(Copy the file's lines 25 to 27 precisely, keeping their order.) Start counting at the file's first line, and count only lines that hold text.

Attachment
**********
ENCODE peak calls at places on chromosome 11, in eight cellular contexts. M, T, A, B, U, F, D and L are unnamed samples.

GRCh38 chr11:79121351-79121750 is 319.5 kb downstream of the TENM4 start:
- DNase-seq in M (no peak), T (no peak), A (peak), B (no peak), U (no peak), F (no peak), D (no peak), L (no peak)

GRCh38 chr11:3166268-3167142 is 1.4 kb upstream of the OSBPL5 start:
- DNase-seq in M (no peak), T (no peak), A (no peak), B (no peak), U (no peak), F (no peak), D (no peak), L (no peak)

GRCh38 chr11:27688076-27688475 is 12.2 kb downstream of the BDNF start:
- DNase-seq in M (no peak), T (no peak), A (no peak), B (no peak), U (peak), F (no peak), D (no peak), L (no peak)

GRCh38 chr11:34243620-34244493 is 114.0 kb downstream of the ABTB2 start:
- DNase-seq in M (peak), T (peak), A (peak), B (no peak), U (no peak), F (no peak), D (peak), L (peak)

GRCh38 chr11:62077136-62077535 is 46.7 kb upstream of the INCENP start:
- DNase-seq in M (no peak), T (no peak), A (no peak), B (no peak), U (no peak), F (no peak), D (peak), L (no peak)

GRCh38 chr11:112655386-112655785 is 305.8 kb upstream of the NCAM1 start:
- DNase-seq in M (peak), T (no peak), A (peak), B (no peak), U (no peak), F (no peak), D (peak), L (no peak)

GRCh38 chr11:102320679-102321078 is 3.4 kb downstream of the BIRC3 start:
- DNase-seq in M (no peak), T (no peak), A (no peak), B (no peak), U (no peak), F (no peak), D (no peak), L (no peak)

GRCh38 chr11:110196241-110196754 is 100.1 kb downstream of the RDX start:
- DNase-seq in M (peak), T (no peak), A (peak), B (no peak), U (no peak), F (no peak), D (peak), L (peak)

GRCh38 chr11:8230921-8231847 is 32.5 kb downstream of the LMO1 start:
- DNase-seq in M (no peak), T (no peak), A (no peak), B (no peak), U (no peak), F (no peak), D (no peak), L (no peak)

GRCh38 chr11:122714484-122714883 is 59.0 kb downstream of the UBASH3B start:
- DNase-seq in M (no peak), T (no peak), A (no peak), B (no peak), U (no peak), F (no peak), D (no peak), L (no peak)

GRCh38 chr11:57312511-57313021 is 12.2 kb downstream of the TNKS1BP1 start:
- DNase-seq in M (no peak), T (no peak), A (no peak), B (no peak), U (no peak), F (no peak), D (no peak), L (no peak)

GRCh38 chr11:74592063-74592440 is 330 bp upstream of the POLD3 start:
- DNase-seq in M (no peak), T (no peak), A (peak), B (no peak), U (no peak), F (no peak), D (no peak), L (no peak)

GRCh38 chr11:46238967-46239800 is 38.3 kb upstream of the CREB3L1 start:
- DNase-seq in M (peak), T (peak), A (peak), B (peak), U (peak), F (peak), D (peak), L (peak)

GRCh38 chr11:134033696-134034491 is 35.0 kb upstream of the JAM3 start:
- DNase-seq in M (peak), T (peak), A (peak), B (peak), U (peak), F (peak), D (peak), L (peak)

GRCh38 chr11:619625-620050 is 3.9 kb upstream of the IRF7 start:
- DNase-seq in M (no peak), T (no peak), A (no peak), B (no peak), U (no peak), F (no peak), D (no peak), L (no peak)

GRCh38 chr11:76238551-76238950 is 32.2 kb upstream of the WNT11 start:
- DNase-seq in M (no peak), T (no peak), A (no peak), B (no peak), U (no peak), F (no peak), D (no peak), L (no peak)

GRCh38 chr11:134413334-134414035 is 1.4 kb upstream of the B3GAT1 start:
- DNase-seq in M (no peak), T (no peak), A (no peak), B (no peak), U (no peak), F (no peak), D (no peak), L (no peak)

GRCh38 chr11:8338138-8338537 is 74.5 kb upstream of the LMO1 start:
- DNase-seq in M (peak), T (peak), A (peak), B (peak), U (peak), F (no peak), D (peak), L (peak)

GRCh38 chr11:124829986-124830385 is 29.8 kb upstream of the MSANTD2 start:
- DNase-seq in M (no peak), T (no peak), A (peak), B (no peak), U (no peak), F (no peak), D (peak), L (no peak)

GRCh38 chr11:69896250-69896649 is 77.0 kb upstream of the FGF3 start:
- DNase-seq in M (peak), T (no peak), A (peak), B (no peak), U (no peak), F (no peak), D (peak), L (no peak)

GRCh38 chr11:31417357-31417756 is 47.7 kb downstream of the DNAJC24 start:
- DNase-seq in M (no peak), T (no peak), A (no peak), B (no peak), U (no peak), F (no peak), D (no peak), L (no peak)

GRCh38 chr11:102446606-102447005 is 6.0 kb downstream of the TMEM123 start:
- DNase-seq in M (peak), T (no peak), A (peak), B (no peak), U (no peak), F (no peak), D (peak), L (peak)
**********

- DNase-seq in M (no peak), T (no peak), A (peak), B (no peak), U (no peak), F (no peak), D (no peak), L (no peak)

GRCh38 chr11:46238967-46239800 is 38.3 kb upstream of the CREB3L1 start:
- DNase-seq in M (peak), T (peak), A (peak), B (peak), U (peak), F (peak), D (peak), L (peak)